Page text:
Val Plumwood's Feminism and the Mastery of Nature (1993) offers an early articulation of the intersections at stake in a critical ecological feminism:
It is usually at the edges where the great tectonic plates of theory meet and shift that we find the most dramatic developments and upheavals. When four tectonic plates of liberation theory—those concerned with the oppressions of gender, race, class and nature—finally come together, the resulting tremors could shake the conceptual structures of oppression to their foundations. (p. 1)
By examining the habits of domination hidden in the dualism between reason and nature, Plumwood offers a corrective to a prevailing ecofeminist tendency to situate women and people of color on the side of nature and to thus take this dualism for granted. We draw on this philosophical reading of ecofeminism to emphasize the truly interdisciplinary stakes of environmental justice, and to indicate the potential for collaboration and co-teaching within and across the disciplines at Barnard.
Intersectional sustainability at Barnard
Barnard contributes to an interdisciplinary culture of pedagogy that values collective work toward social justice across different fields. Intersectional sustainability connects issues such as the ongoing gentrification of cities, Indigenous displacement and struggle, and the devaluation of Indigenous knowledge about land. By integrating sustainability within a course, students can learn to think locally about the distinctive geological or environmental factors of NYC, the neighborhood, and the environmental racism that has resulted from economic, social, and political histories.
The Office of Community of Engagement & Inclusion has recently curated a list of Barnard student recommendations for Spring 2022 courses, in which students have the opportunity to engage in local advocacy and learn about issues affecting underserved communities.
For instructors interested in considering the role of land acknowledgements in their courses, and how we might go beyond them to engage in Indigenous pedagogy, you might find the CEP's Fall 2021 land acknowledgement workshop series summary helpful as a potential starting place.
Pedagogical models and approaches toward sustainability
InTeGrate, a peer-reviewed repository of sustainability teaching resources, recommends integrating sustainability concepts within the core content of the course. InTeGrate specifically advises faculty to think of sustainability concepts as part of the “trunk” of the course, rather than as a “branch” or “twig.” While this approach does ask instructors to widen the frame within which core concepts are taught, it also eliminates the need for faculty to make room in their curricula for new sustainability content.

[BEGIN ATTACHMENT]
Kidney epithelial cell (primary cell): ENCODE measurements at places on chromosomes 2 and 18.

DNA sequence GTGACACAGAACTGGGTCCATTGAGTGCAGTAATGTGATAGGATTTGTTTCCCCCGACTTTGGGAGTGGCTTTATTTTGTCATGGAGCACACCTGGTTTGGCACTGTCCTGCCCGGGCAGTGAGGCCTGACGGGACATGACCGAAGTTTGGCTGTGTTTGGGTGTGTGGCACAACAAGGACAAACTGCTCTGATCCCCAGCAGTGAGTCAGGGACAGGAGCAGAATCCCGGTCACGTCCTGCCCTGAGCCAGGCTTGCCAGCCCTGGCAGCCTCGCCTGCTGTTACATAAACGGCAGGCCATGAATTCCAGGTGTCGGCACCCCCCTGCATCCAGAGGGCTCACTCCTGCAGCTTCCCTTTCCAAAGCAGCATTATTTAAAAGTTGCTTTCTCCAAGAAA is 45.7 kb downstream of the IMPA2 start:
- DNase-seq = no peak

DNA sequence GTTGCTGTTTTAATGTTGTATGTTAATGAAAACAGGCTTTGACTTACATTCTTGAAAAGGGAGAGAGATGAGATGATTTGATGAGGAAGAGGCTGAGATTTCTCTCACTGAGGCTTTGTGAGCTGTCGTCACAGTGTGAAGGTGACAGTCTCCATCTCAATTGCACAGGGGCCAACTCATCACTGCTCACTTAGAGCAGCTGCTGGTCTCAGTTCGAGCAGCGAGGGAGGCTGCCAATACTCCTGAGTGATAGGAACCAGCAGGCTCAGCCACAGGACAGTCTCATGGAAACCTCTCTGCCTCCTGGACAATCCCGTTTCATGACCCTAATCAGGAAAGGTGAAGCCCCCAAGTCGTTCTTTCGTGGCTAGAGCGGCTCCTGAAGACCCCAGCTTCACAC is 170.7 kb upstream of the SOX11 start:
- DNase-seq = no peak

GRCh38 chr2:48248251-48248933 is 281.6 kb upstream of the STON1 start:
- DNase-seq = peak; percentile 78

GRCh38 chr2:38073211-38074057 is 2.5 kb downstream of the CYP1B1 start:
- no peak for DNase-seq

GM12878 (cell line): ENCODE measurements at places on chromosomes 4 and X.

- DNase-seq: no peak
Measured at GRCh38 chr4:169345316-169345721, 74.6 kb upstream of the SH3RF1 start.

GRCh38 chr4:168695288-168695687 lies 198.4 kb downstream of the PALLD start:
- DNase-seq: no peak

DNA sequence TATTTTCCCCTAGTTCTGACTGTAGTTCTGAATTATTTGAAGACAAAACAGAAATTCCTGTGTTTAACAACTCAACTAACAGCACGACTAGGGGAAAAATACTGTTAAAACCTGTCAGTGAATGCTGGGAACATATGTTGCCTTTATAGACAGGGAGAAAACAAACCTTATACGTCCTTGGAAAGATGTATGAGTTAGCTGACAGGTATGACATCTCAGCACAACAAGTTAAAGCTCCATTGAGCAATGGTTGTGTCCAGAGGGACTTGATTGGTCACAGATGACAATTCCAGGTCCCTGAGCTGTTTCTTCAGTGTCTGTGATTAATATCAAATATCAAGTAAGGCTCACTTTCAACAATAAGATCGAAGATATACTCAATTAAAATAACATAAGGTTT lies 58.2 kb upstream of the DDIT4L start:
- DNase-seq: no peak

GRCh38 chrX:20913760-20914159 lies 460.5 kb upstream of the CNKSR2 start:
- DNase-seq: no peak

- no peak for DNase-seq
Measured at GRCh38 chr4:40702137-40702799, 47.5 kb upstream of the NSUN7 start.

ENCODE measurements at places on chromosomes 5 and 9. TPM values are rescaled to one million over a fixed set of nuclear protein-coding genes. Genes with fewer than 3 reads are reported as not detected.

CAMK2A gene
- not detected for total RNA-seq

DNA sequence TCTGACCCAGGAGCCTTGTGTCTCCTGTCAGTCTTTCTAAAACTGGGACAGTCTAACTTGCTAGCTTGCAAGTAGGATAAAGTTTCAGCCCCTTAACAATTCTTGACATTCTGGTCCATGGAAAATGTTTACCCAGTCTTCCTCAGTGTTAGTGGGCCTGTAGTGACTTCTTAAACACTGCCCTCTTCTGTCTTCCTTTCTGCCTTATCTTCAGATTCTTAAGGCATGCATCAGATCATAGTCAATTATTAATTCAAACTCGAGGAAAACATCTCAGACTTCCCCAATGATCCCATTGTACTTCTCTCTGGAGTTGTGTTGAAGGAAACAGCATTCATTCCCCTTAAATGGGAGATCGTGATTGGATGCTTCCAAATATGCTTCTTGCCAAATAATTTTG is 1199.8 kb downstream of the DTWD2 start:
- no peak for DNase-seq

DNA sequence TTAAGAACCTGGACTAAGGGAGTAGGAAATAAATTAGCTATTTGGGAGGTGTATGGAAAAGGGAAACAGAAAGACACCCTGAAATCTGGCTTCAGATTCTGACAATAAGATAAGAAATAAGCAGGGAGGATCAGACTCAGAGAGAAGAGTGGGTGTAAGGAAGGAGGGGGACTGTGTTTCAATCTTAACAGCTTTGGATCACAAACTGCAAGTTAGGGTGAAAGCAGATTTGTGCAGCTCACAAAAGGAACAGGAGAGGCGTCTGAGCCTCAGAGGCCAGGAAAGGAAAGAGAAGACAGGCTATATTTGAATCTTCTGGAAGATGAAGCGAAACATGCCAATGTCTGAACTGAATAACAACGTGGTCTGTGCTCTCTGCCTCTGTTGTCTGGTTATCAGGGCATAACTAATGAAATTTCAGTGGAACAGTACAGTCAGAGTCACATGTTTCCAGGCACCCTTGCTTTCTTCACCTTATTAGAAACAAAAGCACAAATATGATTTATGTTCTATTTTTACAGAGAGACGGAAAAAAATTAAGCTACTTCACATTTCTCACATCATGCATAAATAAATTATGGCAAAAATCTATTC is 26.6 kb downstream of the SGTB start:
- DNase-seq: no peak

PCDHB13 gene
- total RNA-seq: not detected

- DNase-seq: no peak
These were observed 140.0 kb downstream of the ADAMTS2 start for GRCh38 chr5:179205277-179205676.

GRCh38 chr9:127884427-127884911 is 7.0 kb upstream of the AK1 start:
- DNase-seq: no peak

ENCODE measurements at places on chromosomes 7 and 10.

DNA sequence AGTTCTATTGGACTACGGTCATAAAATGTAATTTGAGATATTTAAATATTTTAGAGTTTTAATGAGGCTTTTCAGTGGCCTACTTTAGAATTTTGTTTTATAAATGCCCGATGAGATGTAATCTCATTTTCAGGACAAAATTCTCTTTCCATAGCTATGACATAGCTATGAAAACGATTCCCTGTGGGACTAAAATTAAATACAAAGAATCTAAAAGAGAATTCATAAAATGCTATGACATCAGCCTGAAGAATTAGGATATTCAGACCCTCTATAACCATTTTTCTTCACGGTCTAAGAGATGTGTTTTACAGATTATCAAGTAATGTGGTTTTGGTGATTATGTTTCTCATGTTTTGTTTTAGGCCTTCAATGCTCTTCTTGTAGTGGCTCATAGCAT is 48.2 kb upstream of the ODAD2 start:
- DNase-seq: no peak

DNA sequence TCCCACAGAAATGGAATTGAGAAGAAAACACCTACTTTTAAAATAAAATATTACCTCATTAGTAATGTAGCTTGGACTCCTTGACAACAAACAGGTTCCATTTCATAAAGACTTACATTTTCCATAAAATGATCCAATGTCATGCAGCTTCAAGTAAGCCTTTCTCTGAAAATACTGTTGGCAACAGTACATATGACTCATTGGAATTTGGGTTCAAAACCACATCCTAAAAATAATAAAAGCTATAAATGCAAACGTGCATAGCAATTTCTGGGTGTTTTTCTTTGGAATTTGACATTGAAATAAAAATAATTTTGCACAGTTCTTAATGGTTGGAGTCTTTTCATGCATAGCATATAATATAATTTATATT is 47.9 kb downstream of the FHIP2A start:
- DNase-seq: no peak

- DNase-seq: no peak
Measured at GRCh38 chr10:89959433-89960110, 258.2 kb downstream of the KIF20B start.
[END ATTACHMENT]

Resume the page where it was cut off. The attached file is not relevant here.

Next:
Examples of sustainability as "trunk" of the course:
- An ethics or political philosophy course could consider the relationship between the impacts of climate change and ethics by asking questions, such as who survives? who gets to live well? and how do we live well together? (Siperstein, Hall, LeMenanger 2017).
- In an economics course where negative externalities are a core part of the content, an integrated approach might draw on climate change as a timely example of market failure.
- In a geoscience course centered on the Earth as a complex system, the sustainability concept of Earth as a finite resource might be examined through a comparison of the anthropogenic vs. natural carbon cycles.
- In a history course critically engaged with the concept of “Manifest Destiny,” western expansion could be understood from the perspective of environmental impact and the displacement of Indigenous people.
- In a modeling course, the principles of environmental justice can be integrated within existing content by examining the relationship between surface water flow and different demographic settlement by examining streamflow data and digital imagery tools of Google Earth.
For additional examples of how sustainability and environmental justice concepts and content have been integrated within Barnard courses, please see Sustainability & Climate Action website.
For courses where it might not be possible or appropriate to integrate sustainability within the core content of the course, another option is to invite students to engage with relevant disciplinary skills, methods, or concepts through case-based learning. In this approach, sustainability, climate science, or environmental justice could serve as a frame or narrative within which core skills or concepts can be applied or examined. InTeGrate also provides the following example of a case study for classroom use.
Place-based learning focuses on “how the local landscape, community infrastructure, watersheds, and cultural traditions all interact and shape each other” (Burns, 2011). In addition, place-based learning actively connects learners to the local community (Sobel, 2004), and provides a way to explore and question economic, ecological, social, and political relationships from the perspective of their surrounding community (Burns, 2011).
For example, in a community with a high mosquito population in residential areas, students in a genetics course could breed native guppies which prey on mosquito larvae and release them into local stagnant ponds as a way of controlling mosquito population without aerial pesticides (Sobel, 2004). While these students study the genetics of the guppies, students in statistical courses can study population growth of the guppies and the mosquitos; students in ecological courses can study the impact of the guppies on the local environment.